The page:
You take the high road

You want to initiate a class action suit on behalf of which group?” asked the lawyer. “Motorists,” I replied.

“We are under siege, Sir. These bastards accost us everywhere; on the highway, at the robots – we’re not even safe in the parking lots!”

He nodded and made a note.

“So, you want to start a class action on behalf of motorists against criminals on the road?”

“Not criminals, pedestrians! The crooks have the decency to know they are a menace. At least they sneak up on you. These bipedal pests march in front of you with a breathtaking impertinence.”

“What type of restitution do you want?”

“My group wants the legal right to retaliate with lethal force as self-defence.”

“You want a law giving motorists the right to murder pedestrians?”

“No, not kill them, obviously. Maybe just bump them a bit from time to time.”

The lawyer put down his pen. “Hah, yes, I appreciate your frustration as a driver, but you cannot resort to violence whenever you feel aggrieved. You will be charged with manslaughter or attempted murder. Two wrongs don’t make a right.”

“How many wrongs will it take?” I asked. “I’m ready to go all-in here. And I have a massive groundswell of support behind me. I don’t know how long I can hold them back.”

He lowered his head so he could look at me over his glasses: “Unfortunately, the National Road Traffic Act places a much more onerous burden on the motorist than the pedestrian.

“I know of a case where a pedestrian paid a R400 admission-of-guilt fine for crossing a highway; that’s ‘jaywalking’. In terms of Section 57 of the Criminal Procedure Act, it can result in a criminal record, but there is little capacity or will from law enforcement to impose these bylaws.”

“Forget about Section 57. Let’s argue Common Law, Section 10.” I suggested. “Explain,” the lawyer said.

“I have inherent dignity and the right to have my dignity respected and protected, are you with me?” I asked.

“I know the Bill of Rights, how does it apply here?” he demanded.

I leaned forward to make my point. “Is it dignity, when a licensed driver has to slam on breaks for a millennial with a man-bun stepping into the street wherever he wants because he thinks his kale smoothie has right of way?”

Stunned silence from the lawyer. I expanded the point. “The ignominy when I have to slow down for a pack of Sisis, marching in the middle of the road, two-by-two, when there are pavements on either side of them! What are they trying to do? Take back the land one road at a time? We can probably make some kind of land restitution claim here…”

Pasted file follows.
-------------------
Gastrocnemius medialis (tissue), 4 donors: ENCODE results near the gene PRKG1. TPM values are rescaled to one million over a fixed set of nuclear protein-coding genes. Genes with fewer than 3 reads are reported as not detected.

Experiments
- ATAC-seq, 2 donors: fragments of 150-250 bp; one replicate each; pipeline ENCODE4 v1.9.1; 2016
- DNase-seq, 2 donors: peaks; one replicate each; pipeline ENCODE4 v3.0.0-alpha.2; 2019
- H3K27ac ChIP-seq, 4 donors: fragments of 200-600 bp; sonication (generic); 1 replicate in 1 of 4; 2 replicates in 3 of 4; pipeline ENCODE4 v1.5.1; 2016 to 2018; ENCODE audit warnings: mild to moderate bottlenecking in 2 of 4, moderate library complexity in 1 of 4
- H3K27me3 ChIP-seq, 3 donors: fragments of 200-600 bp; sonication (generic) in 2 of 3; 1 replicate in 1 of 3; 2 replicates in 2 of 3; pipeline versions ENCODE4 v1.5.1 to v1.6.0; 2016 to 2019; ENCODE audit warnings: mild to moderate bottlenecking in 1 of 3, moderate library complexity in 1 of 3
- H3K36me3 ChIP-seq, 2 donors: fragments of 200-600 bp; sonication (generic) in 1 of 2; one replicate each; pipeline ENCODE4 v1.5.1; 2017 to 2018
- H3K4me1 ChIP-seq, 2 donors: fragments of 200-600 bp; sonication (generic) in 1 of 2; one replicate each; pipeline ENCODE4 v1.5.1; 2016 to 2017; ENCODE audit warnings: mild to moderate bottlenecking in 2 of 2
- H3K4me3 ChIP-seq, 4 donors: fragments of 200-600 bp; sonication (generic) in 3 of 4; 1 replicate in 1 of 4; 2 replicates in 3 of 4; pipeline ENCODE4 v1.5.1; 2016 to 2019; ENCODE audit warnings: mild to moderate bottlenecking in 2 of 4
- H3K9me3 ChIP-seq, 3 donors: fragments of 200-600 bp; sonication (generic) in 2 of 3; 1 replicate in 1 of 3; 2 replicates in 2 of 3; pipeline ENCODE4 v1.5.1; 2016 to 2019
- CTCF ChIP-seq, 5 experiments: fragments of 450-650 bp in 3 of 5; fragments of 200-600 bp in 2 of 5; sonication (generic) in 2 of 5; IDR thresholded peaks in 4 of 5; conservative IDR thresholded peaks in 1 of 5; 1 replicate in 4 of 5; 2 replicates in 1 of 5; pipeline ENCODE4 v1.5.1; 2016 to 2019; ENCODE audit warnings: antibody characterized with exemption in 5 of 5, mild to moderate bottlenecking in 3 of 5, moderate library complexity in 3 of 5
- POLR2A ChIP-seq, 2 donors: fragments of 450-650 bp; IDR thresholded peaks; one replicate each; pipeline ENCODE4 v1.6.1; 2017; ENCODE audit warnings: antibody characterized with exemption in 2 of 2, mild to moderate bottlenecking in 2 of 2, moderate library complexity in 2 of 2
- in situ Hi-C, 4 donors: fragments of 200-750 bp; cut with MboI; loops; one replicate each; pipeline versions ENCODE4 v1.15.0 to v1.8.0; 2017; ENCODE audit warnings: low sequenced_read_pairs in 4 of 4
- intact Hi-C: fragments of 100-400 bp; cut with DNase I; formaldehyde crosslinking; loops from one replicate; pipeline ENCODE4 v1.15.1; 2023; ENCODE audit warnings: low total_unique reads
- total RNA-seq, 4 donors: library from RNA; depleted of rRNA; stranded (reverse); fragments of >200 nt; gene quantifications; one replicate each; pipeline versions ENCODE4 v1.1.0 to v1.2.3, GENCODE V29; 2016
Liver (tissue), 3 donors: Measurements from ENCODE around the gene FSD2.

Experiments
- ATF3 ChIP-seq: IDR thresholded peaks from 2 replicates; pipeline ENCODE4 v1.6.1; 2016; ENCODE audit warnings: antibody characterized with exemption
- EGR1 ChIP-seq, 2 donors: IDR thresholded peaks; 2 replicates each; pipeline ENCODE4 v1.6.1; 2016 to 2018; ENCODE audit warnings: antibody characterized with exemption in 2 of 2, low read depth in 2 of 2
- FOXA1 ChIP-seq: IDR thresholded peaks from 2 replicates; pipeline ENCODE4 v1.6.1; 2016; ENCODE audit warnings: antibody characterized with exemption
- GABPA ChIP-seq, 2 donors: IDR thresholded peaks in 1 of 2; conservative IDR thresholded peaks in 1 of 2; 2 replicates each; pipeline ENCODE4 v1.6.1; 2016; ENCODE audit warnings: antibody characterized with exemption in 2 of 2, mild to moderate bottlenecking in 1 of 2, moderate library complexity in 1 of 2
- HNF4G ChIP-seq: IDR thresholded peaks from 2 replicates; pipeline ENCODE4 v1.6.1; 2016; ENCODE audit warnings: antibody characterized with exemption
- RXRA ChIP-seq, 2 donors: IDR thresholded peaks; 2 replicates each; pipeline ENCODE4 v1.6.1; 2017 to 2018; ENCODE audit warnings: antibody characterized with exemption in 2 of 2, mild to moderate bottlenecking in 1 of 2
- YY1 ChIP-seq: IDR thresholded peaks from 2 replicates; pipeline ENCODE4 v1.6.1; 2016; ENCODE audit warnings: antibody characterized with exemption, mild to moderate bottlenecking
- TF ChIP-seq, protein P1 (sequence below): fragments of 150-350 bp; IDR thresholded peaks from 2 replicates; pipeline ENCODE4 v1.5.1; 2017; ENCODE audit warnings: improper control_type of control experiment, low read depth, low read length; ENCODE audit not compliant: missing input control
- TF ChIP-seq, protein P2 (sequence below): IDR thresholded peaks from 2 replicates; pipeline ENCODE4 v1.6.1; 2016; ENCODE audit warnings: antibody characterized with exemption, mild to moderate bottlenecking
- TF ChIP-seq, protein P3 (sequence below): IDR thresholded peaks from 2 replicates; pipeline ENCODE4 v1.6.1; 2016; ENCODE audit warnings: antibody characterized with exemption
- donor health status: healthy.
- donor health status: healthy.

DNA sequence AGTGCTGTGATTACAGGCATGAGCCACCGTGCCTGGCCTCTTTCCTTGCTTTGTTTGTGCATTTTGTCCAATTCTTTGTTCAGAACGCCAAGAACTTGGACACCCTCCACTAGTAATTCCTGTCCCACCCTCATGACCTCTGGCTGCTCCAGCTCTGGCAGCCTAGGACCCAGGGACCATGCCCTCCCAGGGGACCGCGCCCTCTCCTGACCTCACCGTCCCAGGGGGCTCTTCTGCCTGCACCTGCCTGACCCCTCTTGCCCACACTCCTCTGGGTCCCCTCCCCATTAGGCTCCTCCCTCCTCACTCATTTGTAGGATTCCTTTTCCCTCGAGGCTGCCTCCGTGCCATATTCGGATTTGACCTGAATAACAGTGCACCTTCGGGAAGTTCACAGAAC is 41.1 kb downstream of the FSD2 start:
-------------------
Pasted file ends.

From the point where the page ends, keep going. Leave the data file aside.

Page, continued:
The lawyer lifted his hand for me to stop. He obviously got the gist of my brilliant legal arguments.

“Dignity Rights don’t work like that. The right to an unimpaired dignity is protected by the actio iniuriarum. Such can be invoked when a person is subjected to offensive and degrading treatment or is exposed to ill-will, ridicule or contempt, such as racism or defamation. Your case is not a class action. It’s vexatious at best.”

“Hmpf,” I conceded. “Okay, what if we just lobby to change the current laws ever so slightly then?”

“That is a more reasonable approach,” the lawyer said. “What do you have in mind?”
“Simply change the punishable offence from ‘jaywalking’ to ‘walking’. And expand the scope of ‘punish’ a bit. Time is running out. My people are ready to take the law into their own steering wheels.

“Please don’t tell me you are planning to do something... unwise. How many protestors are we talking about here?”

“Well, I posted on Facebook that I was going to see a lawyer about starting a class action and then write a Noseweek column about it. Thirty-five people ‘liked’ it. God knows what they are capable of.”

The lawyer packed up his briefcase: “Sadly, and it truly grieves me to say this, I do not have the skills to represent you and your mini-mob of maddened motorists,” he said. “I have a degree in law, not psychiatry. Good day.”

To my 35 Facebook friends, as you can see, the road ahead of us remains long, indecorous and filled with pedestrians.

The struggle continues.

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